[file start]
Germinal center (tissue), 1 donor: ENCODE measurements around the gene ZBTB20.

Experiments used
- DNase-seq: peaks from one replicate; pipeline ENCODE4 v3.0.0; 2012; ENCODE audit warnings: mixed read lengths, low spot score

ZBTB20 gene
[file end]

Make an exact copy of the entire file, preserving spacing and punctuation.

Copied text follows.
Germinal center (tissue), 1 donor: ENCODE measurements around the gene ZBTB20.

Experiments used
- DNase-seq: peaks from one replicate; pipeline ENCODE4 v3.0.0; 2012; ENCODE audit warnings: mixed read lengths, low spot score

ZBTB20 gene